MANHATTAN BEACH, Calif. – Don’t expect any huge moves from the Seattle Sounders this winter.
With Nelson Valdez now back in his native Paraguay, the MLS Cup champions have one Designated Player spot available. Sounders GM Garth Lagerwey doesn’t expect to use it this winter, however, telling MLSsoccer.com on Monday that the club plans on waiting until they know more about Clint Dempsey’s health status before adding a third DP.
Dempsey, 33, was diagnosed with an irregular heartbeat in late August and missed the final 16 games of the Sounders’ season, including playoffs, due to the ailment. One of two DPs on Seattle’s roster, the US international attacker had eight goals and two assists in 17 regular season games last year.
“We’ve got to be cautious in terms of DP expenditures,” Lagerwey said. “We have to, I would say, be strategic with respect to Dempsey. We’re not going to know with certainty for a while yet. We’re going to be absolutely safe and cautious with Clint until we determine what his status is and what it’s going to be long term. It’s just difficult to try to make moves because it’s hard to anticipate.”
Dempsey, who has been cleared for training since before MLS Cup on Dec. 10, is progressing well this winter. He’s been working out regularly at Seattle’s training facility, practicing lightly with several Sounders teammates who happened to stay in the Seattle area over the winter.
Lagerwey said he’s “cautiously optimistic” about Dempsey returning in time for the start of the season, but said Seattle – who are collecting data on “every movement” Dempsey makes during workouts – don’t have an exact timetable for his return because they can’t accurately predict how he’ll respond as his training regimen becomes more intense.
With a third DP off the table until Dempsey’s situation is clarified, the Sounders are focusing this offseason on getting younger and more athletic. Ten of the 14 players used by head coach Brian Schmetzer at MLS Cup were 30 or older; only two of Toronto’s 14 were in that category.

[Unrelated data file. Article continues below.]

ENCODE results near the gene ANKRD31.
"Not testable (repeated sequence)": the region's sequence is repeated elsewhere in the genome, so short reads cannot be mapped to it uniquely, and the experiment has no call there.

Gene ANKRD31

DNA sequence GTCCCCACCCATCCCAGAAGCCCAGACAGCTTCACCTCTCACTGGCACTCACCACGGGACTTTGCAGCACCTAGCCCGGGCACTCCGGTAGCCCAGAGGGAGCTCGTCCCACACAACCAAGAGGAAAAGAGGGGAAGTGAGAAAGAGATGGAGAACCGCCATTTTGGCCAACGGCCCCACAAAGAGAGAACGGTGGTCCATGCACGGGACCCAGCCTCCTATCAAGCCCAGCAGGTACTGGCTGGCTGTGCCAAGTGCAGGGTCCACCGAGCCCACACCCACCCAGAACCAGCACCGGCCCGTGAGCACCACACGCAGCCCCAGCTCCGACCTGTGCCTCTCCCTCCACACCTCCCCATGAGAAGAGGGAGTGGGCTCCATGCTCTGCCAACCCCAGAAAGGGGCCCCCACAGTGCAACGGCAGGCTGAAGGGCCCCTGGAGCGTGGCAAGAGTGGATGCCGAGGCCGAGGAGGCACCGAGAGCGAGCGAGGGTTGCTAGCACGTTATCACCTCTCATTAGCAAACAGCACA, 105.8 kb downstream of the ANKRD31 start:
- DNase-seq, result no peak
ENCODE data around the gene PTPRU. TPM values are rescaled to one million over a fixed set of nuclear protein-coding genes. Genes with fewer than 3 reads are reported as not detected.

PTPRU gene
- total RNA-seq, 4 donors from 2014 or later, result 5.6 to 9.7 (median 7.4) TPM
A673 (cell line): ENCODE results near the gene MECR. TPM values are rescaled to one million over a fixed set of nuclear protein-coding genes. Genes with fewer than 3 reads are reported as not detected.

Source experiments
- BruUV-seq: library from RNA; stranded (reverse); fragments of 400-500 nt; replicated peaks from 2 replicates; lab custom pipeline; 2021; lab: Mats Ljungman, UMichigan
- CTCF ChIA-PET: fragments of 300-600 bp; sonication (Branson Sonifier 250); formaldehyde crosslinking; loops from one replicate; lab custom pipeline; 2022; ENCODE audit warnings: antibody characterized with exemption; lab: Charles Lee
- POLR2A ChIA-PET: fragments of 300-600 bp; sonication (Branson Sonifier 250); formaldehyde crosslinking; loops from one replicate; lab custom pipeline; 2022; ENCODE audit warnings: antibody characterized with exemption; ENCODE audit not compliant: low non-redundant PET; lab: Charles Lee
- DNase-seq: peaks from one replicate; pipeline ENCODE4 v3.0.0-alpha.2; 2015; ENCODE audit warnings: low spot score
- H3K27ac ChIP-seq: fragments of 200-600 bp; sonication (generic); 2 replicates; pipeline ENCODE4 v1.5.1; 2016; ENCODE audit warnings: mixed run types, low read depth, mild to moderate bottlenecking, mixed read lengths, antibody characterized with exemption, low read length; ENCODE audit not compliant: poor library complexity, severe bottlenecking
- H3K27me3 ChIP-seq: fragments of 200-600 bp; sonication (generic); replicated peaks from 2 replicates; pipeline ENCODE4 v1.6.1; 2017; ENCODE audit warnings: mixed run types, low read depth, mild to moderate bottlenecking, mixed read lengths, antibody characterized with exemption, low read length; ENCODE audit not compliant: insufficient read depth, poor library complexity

Seattle chose to jettison a few of their older players this offseason, declining the options on Valdez, defender Tyrone Mears and midfielders Erik Friberg and Andreas Ivanschitz while trading for striker Will Bruin, 27, and midfielder Harry Shipp, 25. Lagerwey expects both Bruin and Shipp to play important roles for the Sounders in 2017, with Bruin set to start at center forward if Dempsey isn’t ready for the beginning of the season and Shipp slated to compete with Alvaro Fernandez for minutes in the middle of Seattle’s 4-2-3-1 formation.
“We’re going to continue with our project of trying to make the team younger,” Lagerwey said. “I think Shipp and Bruin (pictured, above) are consistent with that. Obviously they’re not young players, they’re experienced players, but we had to have a greater number of players under 30 in our organization. We’ve let go I think five or six players over 30 from the team that was in the final and we felt that we really maximized the potential of that group. We had a lot of guys that had played as well as they possibly could’ve and we feel like we need to continue to build our team in that sense.”
Mostly, Lagerwey and the Sounders are looking for a little continuity after a wild 2016 that saw them lose Obafemi Martins to China in preseason, get off to the worst start in club history and fire longtime head coach Sigi Schmid in July before manager Brian Schmetzer and summertime arrival Nicolas Lodeiro led a massive turnaround that culminated in MLS Cup.
The end result was nice, but Lagerwey wants the Sounders to make things a bit easier on themselves in 2017. Even without a big offseason addition, he thinks they’re on the road to achieving that.
“It was a tumultuous year. And I think one that certainly all’s well that ends well, but the process was not the best. And so, look, we’re hoping for a smoother year. We’re hoping for a better start, we’re hoping for avoiding 10-game stretches where we win two games or fewer – which we had not just in 2016 but in 2015, as well – and we believe we have some more systems in place now and some more consistency in player roles and in player preparation to avoid those really serious downturns when we miss a player.
“It still depends on all the things, player health and consistency and all that stuff, but we feel like we’ve made the group younger, a little more mobile. ... The theme is avoiding wild inconsistency, try to be more consistent, have a more varied ability to be dangerous and score goals.”